“More experience. To be able to go through all the different scenarios we have during camp, to understand the grind of it, to understand how to take care of my body is a big one. Learning how to take care of my arm has been a big one to be able to sustain throughout camp. It really has been a good opportunity for me to be able to reach out and help the younger guys, too.”

Charlie Woerner, Senior, Tightend

On who will catch the ball this year…

"For me, I’ve just been trying to do what I’ve done the entire time I’ve been here and that’s work hard and be a selfless player while I try to help the other guys. I think we’re going to have a great receiving group and tight end group this year.”

On how special it is to play four years at Georgia, being from the state of Georgia…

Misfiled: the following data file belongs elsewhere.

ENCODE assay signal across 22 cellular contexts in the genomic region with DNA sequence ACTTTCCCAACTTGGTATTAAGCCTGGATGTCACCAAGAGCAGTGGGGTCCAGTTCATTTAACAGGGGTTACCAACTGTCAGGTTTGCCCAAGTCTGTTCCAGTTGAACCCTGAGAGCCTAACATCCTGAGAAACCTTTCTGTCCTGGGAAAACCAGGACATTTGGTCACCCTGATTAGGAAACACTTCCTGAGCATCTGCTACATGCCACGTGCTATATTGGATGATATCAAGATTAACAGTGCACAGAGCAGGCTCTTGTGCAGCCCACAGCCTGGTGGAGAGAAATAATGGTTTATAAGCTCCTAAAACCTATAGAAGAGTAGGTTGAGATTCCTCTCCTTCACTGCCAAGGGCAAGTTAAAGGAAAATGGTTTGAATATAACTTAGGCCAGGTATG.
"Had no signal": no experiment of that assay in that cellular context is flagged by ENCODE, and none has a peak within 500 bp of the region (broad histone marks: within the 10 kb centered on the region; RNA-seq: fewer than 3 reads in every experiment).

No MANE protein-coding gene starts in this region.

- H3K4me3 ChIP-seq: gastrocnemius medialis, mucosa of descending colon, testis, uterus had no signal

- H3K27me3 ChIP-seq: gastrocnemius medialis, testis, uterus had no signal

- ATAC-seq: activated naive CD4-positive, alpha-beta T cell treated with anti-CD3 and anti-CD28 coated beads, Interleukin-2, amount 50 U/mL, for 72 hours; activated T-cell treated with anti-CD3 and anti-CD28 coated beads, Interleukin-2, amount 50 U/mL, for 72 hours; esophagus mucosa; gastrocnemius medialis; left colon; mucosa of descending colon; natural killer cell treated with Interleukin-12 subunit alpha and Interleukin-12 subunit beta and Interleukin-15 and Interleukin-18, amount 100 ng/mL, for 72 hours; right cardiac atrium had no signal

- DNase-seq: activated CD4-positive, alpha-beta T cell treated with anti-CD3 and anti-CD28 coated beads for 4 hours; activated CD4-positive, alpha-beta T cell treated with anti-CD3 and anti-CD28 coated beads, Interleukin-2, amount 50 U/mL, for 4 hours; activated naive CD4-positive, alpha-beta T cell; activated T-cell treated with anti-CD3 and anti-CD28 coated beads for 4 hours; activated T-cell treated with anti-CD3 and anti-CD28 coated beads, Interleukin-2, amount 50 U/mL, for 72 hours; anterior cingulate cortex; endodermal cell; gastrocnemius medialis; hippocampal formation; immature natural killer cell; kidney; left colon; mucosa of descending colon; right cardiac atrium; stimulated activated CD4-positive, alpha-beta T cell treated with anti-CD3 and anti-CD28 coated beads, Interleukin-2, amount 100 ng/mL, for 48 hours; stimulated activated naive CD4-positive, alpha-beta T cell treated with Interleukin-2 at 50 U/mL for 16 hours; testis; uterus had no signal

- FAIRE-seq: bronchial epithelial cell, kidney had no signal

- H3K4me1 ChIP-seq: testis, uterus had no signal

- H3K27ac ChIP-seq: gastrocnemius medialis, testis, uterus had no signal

"I’m from just an hour up the road in Rabun County, Georgia, so it’s awesome to play for your hometown team. It’s meant a lot to me and my time here. Now, being a senior, it’s really special."

On how valuable he thinks he can be, given his experience as receiver…

"I’ve really tried to be there for the young players as much as possible throughout this whole training process. So, I’m super excited for this game, to bring some older experience, and to show some of these younger guys the emotions of what it’s like to play a DI football game.”

On whether playing an SEC game on the road to open is a different feel than past openers...

"Yes and no. We always preach, 'Next game,' and to treat every game like it’s the most important game on the schedule. Being that it is the SEC opener, it’s going to be really hard, but it’s going to be a lot of fun."

J.R. Reed, Senior, Defensive Back

On the challenge of opening on the road against a SEC team …